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Works Thomas Girtin

Layer Marney Tower

1795 - 1796

Primary Image: TG1409: Thomas Girtin (1775–1802), Layer Marney Tower, 1795–96, graphite and watercolour on wove paper, 24.3 × 29.9 cm, 9 ⅝ × 11 ¾ in. Yale Center for British Art, Paul Mellon Collection (B1975.3.1169).

Photo courtesy of Yale Center for British Art, Paul Mellon Collection (Public Domain)

Thomas Girtin (1775-1802)
  • Layer Marney Tower
1795 - 1796
Medium and Support
Graphite and watercolour on wove paper
24.3 × 29.9 cm, 9 ⅝ × 11 ¾ in

‘Thorn’, lower left; ‘white’ on the wall leading to the gate; ‘earth’ below; ‘Laremarney Castle, Essex’ lower left on the back, by Thomas Girtin; ‘Royal’, on the back

Object Type
Colour Sketch: Studio Work; Work after an Amateur Artist
Subject Terms
Essex View; Gothic Architecture: Town and Domestic Fortifications

Catalogue Number
Girtin & Loshak Number
126 as 'Layer Marney Hall, Essex'; '1795'
Description Source(s)
Viewed in 2001


George Wyndham Girtin (1836–1912), by 1879; then by descent to Thomas Girtin (1874–1960); given to Tom Girtin (1913–94), c.1938; bought by John Baskett on behalf of Paul Mellon (1907–99), 1970; presented to the Center, 1975

Exhibition History

New Haven, 1986a, no.28, as ’c.1795’

About this Work

This sketch of Layer Marney Tower in Essex adopts an unusual viewpoint, with the west wing (in the foreground) all but obscuring the famous early sixteenth-century gatehouse beyond. Thomas Girtin (1874–1960) and David Loshak dated the drawing to 1795, arguing that it was ‘unfinished’, and, though they do not explain the grounds for either assertion, the use of the term ‘underpainting’ to describe the colouring suggests that they thought it was an incomplete studio work and was not therefore made in the field (Girtin and Loshak, 1954, p.151). This is surely wrong, for why would Girtin have inscribed the drawing with notes such as ‘Thorn’, ‘white’ (on the wall next to the gate) and ‘earth’ (below)? Two alternative scenarios immediately suggest themselves. The first is that Girtin did indeed make his drawing on the spot in Essex, and, because it is very unlikely that the young artist was free to travel to the area early in his career, we should look at a later date for this sketch. Girtin exhibited a work titled ‘A mill in Essex’ at the Royal Academy exhibition in 1799 (probably TG1416) and produced a series of picturesque farm scenes in the same county, such as Turver’s Farm, Wimbish (TG1414), on commission from his future father-in-law, Phineas Borrett (1756–1843), at about the same time. All of this strongly suggests that the artist visited the area at this date. If this work was produced and coloured on the spot, then it would have been in around 1798–99, therefore. The alternative is that the work, like so many of Girtin’s architectural views, was actually copied from a sketch by another artist. The antiquarian and amateur artist James Moore (1762–99), who provided Girtin with the model for numerous scenes, visited the county in 1790 and at least four of his Essex sketches were developed by Girtin into watercolours, including images of nearby Tolleshunt D’Arcy Church (TG0317) and the gatehouse of Beckingham Hall (TG0346). The fact that Layer Marney Tower is well away from the route Girtin must have taken on his visit to the county around 1798–99, added to the very obvious antiquarian interest of the subject, certainly in contrast to the picturesque focus of the later Essex views, suggests that the view was copied from an untraced sketch by Moore sometime around 1795–96.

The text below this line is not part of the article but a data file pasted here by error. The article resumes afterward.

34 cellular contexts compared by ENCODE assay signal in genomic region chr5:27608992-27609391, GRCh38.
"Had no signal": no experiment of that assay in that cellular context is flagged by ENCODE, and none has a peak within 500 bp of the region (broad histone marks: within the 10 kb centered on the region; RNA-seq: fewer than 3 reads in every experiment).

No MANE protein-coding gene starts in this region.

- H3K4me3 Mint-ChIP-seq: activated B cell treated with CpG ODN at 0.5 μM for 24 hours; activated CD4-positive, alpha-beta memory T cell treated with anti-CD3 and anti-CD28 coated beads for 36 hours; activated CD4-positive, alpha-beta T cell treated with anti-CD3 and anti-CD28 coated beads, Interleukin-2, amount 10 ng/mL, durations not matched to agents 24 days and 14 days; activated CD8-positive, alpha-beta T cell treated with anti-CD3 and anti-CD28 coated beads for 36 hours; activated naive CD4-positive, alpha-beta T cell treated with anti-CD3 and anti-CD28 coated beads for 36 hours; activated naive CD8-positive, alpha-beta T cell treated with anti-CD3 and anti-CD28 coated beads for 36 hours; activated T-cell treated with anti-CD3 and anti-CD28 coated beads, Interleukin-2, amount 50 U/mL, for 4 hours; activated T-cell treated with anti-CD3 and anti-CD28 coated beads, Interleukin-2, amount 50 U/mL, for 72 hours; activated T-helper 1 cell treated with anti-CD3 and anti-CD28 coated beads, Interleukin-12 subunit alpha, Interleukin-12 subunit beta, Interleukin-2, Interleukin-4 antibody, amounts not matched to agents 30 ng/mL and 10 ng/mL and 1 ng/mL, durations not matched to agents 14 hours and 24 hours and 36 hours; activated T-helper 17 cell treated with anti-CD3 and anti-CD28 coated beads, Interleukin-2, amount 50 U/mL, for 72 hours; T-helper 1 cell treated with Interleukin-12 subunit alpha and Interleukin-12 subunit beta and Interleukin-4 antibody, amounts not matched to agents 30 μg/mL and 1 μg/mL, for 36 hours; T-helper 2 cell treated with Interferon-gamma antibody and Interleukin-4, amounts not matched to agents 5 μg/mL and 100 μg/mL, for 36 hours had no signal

Moore’s sketches either were pure outlines or had a simple monochrome wash added, so it is clear that Girtin’s colouring was not also copied from his source. However, if they were not added on the spot, we are left with the question of what function the washes of colour performed, not least because of the inscriptions noted above. Certainly, it is possible that Girtin added some colour to test how a finished watercolour might appear, but the more probable explanation is that, as in a number of other cases, most notably another Essex view, Writtle Church (TG1453), the artist returned to the sketch at a later date. We know from inscriptions in the book of drawings now in The Whitworth, Manchester, that Girtin was in the habit of selling sketches coloured on the spot (see the reference to a ‘sketch’ of ‘Rippon Minster cold on the Spot’ on TG1618), and there is a strong possibility that some of these were actually studio works misleadingly labelled. I suspect that this is what happened in this case: a studio copy was coloured to give the impression of a drawing made from life. It is impossible to tell precisely when this occurred, but the range of tints used – a mushroom grey for the walls, a darker grey for the tiles, and a pale cream and some pink for the sunlit gatehouse – suggests a few years later, when Girtin had moved away from the predominantly blue and green tones of his watercolour versions of Moore’s works that he produced around 1795 (such as TG0346). Indeed, with the exception of the blue and grey in the sky, the drawing employs the same tints as Writtle Church and I strongly suspect that Girtin worked on the two sketches at the same time.

(?) 1799

A Mill in Essex


(?) 1799

Turver’s Farm, Wimbish


(?) 1795

Tolleshunt D’Arcy Church


1794 - 1795

The Gatehouse of Beckingham Hall, Tolleshunt Major


1795 - 1796

Writtle Church


(?) 1800

The East End of Bolton Priory Church


1794 - 1795

The Gatehouse of Beckingham Hall, Tolleshunt Major


by Greg Smith

Place depicted

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